Short communication

Two dominant paternal lineages for North American Jersey artificial insemination sires

Chad Daniel Dechow, Wansheng Liu, J. S. Idun, B. Maness

Research output: Contribution to journalArticle

3 Citations (Scopus)

Abstract

Jersey cattle are the second most prominent breed in the United States and represent a growing portion of the dairy cow population in the United States. The objectives of our study were to determine the male lineages of Jersey sires with official genetic evaluations and to determine whether there are differences in sire conception rate among lineages. Paternal lineages back to the 1950s were extracted from genetic evaluation files of the Council on Dairy Cattle Breeding (CDCB, Bowie, MD) for all sires with an official United States genetic evaluation and that were enrolled with the National Association of Animal Breeders (Madison, WI). Further tracing of male lineages was performed by accessing the pedigree database of Jersey Origins LLC (Stitzer, WI). Only paternal lineages were considered because we were interested in transmission of the Y chromosome. Sire conception rate evaluations were also retrieved from CDCB for 1,116 bulls. Nearly all North American bulls born in the decade beginning 2010 could be traced to Secret Signal Observer or Advancer Sleeping Jester, who together account for 98.9% of paternal lineages. Both bulls plus the 3 additional bulls that account for the remaining 1.1% of current descendants can be traced to a single bull (Champion Flying Fox) born on the island of Jersey in 1898. When considering sires imported into the United States, the majority (71%) trace their paternal lineage to Secret Signal Observer or Advancer Sleeping Jester, and 97% can be traced to Champion Flying Fox. Sire conception rates were higher by 0.30 percentage points in the Secret Signal Observer line than in the Advancer Sleeping Jester line, which was significant. The small number of paternal lineages for recently born artificial insemination Jersey sires indicates that there is limited genetic diversity for much of the Y chromosome, suggesting that autosomal variation may be a more important source for differences in male fertility than the Y chromosome.

Original languageEnglish (US)
Pages (from-to)2281-2284
Number of pages4
JournalJournal of dairy science
Volume101
Issue number3
DOIs
StatePublished - Mar 1 2018

Fingerprint

Artificial Insemination
Jersey
paternity
artificial insemination
animal communication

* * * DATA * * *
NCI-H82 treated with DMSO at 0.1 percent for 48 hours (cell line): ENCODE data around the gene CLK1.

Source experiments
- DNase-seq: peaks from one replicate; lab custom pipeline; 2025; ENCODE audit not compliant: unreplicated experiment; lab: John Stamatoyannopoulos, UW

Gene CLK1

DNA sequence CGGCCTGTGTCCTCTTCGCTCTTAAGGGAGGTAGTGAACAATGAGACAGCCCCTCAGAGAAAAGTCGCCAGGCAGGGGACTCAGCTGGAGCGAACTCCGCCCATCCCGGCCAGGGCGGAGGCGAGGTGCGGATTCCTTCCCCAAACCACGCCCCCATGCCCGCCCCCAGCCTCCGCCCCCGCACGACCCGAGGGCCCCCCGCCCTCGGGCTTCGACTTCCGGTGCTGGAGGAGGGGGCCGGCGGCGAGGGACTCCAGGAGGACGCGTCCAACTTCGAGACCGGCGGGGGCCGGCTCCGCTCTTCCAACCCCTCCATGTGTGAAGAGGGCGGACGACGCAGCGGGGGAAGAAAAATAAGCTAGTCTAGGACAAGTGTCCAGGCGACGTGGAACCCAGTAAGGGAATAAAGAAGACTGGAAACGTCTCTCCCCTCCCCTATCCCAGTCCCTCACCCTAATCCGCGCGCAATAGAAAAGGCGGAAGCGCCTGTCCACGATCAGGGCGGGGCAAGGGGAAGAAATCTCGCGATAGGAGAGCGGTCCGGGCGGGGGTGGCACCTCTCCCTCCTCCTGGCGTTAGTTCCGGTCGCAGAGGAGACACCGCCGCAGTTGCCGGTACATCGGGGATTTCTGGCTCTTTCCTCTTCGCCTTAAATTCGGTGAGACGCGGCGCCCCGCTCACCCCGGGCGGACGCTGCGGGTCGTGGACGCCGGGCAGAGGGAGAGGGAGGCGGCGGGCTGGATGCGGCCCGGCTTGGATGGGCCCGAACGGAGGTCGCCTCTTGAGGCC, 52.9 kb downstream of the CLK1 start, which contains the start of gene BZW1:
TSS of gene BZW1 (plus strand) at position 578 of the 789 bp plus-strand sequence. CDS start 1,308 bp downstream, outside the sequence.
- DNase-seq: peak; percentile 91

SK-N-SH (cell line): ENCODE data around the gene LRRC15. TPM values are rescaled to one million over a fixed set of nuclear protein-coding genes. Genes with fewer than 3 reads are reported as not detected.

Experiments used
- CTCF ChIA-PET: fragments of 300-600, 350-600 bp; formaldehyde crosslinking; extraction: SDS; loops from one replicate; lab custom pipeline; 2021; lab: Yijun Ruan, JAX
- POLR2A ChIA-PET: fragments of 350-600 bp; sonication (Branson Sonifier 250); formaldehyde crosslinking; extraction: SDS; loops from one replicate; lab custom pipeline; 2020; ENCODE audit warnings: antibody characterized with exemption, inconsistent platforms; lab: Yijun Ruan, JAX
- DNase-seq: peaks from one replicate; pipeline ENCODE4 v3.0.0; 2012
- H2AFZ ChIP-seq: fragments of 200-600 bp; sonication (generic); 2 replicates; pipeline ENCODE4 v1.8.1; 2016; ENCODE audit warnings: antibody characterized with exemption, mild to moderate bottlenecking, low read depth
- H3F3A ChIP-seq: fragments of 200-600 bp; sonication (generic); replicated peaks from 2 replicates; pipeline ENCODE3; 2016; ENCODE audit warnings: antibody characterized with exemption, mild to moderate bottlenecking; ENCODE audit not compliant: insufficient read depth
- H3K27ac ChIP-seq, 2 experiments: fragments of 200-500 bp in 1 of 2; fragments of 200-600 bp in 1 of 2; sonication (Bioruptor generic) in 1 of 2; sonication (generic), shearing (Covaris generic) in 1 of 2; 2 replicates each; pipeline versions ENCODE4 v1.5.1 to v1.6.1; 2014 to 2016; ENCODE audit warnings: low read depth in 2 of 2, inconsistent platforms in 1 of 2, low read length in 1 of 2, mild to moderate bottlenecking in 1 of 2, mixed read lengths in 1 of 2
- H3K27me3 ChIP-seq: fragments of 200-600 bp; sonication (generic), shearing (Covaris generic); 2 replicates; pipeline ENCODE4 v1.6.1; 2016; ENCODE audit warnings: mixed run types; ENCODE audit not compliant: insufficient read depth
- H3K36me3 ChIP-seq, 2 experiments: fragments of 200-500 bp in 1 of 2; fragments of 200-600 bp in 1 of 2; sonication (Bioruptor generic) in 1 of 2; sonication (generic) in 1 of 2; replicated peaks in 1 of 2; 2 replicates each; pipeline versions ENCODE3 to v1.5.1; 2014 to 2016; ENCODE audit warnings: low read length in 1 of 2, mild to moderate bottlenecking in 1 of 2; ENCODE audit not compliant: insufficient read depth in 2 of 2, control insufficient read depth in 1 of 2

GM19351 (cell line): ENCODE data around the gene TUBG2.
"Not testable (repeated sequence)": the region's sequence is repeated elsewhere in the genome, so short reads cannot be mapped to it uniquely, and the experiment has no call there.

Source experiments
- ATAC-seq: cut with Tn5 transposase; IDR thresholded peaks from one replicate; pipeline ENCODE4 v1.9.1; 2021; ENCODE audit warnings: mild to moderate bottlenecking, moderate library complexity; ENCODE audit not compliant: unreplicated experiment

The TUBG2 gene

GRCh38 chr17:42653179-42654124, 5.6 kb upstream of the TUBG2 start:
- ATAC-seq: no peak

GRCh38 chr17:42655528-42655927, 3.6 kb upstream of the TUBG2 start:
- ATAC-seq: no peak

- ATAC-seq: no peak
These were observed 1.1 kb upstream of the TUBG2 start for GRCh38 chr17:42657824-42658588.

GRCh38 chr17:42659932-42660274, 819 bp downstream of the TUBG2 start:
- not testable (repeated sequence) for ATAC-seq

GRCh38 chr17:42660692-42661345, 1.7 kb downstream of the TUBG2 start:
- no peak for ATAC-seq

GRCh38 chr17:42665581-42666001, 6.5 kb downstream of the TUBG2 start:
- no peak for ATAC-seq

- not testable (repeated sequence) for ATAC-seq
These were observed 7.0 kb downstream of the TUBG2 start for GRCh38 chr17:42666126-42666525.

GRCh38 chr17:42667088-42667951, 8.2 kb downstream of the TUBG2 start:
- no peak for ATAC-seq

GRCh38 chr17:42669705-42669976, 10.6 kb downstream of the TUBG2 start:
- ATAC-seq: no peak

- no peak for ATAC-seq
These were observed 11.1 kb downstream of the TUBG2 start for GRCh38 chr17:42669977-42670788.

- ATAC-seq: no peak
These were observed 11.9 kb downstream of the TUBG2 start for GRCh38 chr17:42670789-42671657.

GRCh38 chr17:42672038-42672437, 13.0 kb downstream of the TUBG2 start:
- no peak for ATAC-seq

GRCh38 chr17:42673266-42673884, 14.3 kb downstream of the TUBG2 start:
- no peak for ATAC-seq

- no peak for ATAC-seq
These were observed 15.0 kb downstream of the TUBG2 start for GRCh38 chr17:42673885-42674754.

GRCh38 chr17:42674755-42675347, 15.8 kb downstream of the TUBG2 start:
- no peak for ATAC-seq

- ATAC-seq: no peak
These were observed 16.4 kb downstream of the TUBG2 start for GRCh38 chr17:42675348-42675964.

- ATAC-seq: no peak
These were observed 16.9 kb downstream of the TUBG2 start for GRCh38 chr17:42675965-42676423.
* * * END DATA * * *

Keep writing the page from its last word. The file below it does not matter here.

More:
sires
Y Chromosome
Communication
bulls
Y chromosome
conception rate
Channel Islands
Pedigree
Breeding
Fertility
animal breeders
Pteropodidae
Databases
cattle breeding
male fertility

All Science Journal Classification (ASJC) codes

  • Food Science
  • Animal Science and Zoology
  • Genetics

Cite this

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title = "Short communication: Two dominant paternal lineages for North American Jersey artificial insemination sires",
abstract = "Jersey cattle are the second most prominent breed in the United States and represent a growing portion of the dairy cow population in the United States. The objectives of our study were to determine the male lineages of Jersey sires with official genetic evaluations and to determine whether there are differences in sire conception rate among lineages. Paternal lineages back to the 1950s were extracted from genetic evaluation files of the Council on Dairy Cattle Breeding (CDCB, Bowie, MD) for all sires with an official United States genetic evaluation and that were enrolled with the National Association of Animal Breeders (Madison, WI). Further tracing of male lineages was performed by accessing the pedigree database of Jersey Origins LLC (Stitzer, WI). Only paternal lineages were considered because we were interested in transmission of the Y chromosome. Sire conception rate evaluations were also retrieved from CDCB for 1,116 bulls. Nearly all North American bulls born in the decade beginning 2010 could be traced to Secret Signal Observer or Advancer Sleeping Jester, who together account for 98.9{\%} of paternal lineages. Both bulls plus the 3 additional bulls that account for the remaining 1.1{\%} of current descendants can be traced to a single bull (Champion Flying Fox) born on the island of Jersey in 1898. When considering sires imported into the United States, the majority (71{\%}) trace their paternal lineage to Secret Signal Observer or Advancer Sleeping Jester, and 97{\%} can be traced to Champion Flying Fox. Sire conception rates were higher by 0.30 percentage points in the Secret Signal Observer line than in the Advancer Sleeping Jester line, which was significant. The small number of paternal lineages for recently born artificial insemination Jersey sires indicates that there is limited genetic diversity for much of the Y chromosome, suggesting that autosomal variation may be a more important source for differences in male fertility than the Y chromosome.",
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Short communication : Two dominant paternal lineages for North American Jersey artificial insemination sires. / Dechow, Chad Daniel; Liu, Wansheng; Idun, J. S.; Maness, B.

In: Journal of dairy science, Vol. 101, No. 3, 01.03.2018, p. 2281-2284.

Research output: Contribution to journalArticle

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